I promised to talk a little bit about a question I get asked ALL the time. How do I afford to eat healthy?
It seems like every one has been tricked into the notion that eating healthy has to be expensive. It doesn't. That being said, I truly believe in setting aside more money for healthy and nutritious foods. I would rather have a fridge full of good food, and the supplements I need than to go out drinking or buy a new pair of shoes. I budget accordingly. However, if you are on a tight budget already and want to eat as healthy as possible, here are some of my tips.
1. Make a list - shop with a list, and only buy what you wrote down on the list. I love to use Plan to Eat which creates shopping lists for me, based on what meals I have planned for the week. Another great resource is to create a shopping list that includes all of your favourite healthy foods where you can circle, highlight or check what foods you need for the week. My free Mini Wellness Guide has a mini grocery list that you can use for this. Sign up for email updates to receive this pdf link.
2. Never go to the grocery store hungry. Eat a snack or have a small meal before you go. This is so important, because we make impulsive buys when we are hungry and end up leaving with WAY more food than we need - which leads to waste.
3. Buy in season food as much as possible. Not only are foods that are in season more nutritious and easier on our digestive systems, they are usually more affordable when in season. You have all probably noticed when asparagus is $9.99 a pound and then goes down to $3.99 a pound when it is in season. Buy it then. Seasonal produce is also great because it usually has more of what we need in it for a specific season. Here in Canada, in the colder months you see a lot of squash and more carbohydrate dense root vegetables available, this is because we need warming foods, whereas in the summer you can get watermelon at a much more affordable price and these foods tend to be higher in water content and more cooling.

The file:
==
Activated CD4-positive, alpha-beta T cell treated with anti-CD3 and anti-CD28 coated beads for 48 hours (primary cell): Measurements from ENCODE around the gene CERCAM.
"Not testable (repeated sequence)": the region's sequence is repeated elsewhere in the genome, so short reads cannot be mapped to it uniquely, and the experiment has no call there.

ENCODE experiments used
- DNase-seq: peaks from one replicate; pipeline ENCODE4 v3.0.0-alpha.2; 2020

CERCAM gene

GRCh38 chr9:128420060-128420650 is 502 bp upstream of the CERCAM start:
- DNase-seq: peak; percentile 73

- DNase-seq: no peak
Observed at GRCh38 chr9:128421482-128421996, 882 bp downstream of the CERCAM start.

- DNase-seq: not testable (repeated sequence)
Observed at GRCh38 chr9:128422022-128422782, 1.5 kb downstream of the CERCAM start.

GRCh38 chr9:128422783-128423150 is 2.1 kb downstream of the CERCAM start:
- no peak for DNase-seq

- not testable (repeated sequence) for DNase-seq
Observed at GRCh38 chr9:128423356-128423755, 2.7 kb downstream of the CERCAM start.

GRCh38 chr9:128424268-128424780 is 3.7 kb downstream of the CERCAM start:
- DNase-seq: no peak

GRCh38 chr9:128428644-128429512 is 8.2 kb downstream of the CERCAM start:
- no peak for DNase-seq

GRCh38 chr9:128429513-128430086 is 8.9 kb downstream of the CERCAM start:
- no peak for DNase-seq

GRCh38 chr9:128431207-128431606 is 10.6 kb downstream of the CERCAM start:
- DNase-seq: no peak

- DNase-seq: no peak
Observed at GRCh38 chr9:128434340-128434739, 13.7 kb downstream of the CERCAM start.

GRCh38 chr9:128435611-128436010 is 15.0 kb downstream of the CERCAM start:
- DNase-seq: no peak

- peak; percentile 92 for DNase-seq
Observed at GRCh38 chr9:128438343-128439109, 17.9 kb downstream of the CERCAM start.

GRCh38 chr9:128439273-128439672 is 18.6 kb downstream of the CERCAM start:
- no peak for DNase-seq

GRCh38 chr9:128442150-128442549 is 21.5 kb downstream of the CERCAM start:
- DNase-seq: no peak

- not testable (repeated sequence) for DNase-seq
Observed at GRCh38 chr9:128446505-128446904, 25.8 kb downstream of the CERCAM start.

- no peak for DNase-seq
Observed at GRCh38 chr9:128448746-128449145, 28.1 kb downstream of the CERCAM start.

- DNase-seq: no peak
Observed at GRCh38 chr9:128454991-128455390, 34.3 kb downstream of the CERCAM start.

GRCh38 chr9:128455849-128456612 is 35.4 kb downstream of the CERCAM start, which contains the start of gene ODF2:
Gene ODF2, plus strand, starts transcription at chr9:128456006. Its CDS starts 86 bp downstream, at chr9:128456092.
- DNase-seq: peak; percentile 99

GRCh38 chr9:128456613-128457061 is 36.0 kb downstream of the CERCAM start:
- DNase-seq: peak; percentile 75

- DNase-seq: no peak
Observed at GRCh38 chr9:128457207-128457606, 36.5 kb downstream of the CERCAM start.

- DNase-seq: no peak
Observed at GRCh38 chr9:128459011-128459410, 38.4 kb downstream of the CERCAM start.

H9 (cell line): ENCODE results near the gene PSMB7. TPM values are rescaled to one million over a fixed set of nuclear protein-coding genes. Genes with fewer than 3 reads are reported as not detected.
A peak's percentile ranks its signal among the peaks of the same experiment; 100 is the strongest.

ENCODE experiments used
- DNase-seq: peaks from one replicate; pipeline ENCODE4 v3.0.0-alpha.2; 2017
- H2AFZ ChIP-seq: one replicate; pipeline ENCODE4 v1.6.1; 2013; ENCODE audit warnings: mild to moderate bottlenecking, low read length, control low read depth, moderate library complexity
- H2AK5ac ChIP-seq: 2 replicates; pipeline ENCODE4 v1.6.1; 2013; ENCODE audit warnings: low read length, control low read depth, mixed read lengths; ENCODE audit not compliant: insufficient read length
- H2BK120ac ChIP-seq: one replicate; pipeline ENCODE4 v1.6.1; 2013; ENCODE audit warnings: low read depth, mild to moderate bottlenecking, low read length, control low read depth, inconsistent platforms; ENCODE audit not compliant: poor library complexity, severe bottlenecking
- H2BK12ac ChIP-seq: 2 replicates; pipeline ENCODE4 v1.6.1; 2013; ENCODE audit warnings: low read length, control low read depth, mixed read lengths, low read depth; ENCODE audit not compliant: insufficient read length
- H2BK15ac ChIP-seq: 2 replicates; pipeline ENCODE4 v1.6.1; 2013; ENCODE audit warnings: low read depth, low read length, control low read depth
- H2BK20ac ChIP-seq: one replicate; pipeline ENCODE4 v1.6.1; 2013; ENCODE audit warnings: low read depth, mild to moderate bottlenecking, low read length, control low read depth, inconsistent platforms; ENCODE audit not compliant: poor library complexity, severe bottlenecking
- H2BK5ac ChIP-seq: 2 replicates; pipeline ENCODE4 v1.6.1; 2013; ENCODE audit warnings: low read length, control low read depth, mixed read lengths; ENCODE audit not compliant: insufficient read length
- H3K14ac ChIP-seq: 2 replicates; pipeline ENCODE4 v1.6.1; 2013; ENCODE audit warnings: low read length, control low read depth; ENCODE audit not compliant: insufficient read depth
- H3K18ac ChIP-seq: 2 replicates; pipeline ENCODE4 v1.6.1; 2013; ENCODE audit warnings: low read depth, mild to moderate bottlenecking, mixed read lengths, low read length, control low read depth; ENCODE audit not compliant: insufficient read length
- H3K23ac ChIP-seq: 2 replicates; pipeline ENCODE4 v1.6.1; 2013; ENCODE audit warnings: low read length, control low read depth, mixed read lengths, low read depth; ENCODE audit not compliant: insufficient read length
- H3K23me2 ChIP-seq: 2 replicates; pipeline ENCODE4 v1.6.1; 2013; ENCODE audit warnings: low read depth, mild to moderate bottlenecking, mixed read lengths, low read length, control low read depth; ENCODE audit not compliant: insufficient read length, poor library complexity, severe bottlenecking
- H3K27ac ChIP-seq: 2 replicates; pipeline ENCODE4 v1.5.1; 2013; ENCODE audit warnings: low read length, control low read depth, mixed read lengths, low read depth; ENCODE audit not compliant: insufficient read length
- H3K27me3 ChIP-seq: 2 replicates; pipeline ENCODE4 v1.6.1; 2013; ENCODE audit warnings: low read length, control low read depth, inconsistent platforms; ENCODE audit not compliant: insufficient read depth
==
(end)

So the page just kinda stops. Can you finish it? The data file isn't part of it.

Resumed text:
4. Buy organic as much as possible, but if you can't afford to buy all organic buy the clean fifteen as non-organic and ensure you are buying the dirty dozen all organic. To help you out here is EWG's great Clean Fifteen & Dirty Dozen list's, you can get a PDF copy at their website.
5. Buy local. I am really lucky to live in a city with a local farmers market at our mall in the summer, but also to have so many food box services available. You can get a box of produce at a great price that has local and organic produce in it, all while supporting local farmers. You can also look for a local food co-op that you can become a member at or volunteer at.
Here are a few great local options:
The London Food Co-op
Eat Green Organics
The Food Box Project
And these are just a few options! Search for some great options in your area. You can also volunteer and help at community gardens OR start your own vegetable garden in your own backyard.
6. When at the grocery store, avoid going down the isles. Try to shop as much as possible in the perimeter of the store. This is normally where the fresh food is. This keeps you from buying processed crap or things that are devoid of nutrients and high in calories, fat, sugar, and salt.
7. Consider buying in bulk. Things like flours, nuts, seeds, protein powders, supplemental poweders (such as wheatgrass) are usually cheaper at a bulk food store. Save those things on your list for there.
8. Buy whole ingredients and make your own pasta sauces, guacamole, hummus, etc. Not only will they taste better, but they will have less preservatives and other nasties in them and the whole ingredients you buy can be used for multiple things.
9. If you have a Costco membership - buy certain things there. Coconut oil is cheaper, you can get great Organic products such as frozen fruit and veggies, they now carry a wide variety of gluten free pasta's, quinoa and rice. If you don't go with a friend who does and purchase specific things from them.
10. Shop with flyers. Go to a grocery store that either has a sale, or will price match another grocery store. It may be a pain in the butt - however, you can save money and might even be able to shop for everything at one store.
And there you have it, my 10 top tips to successful grocery shopping.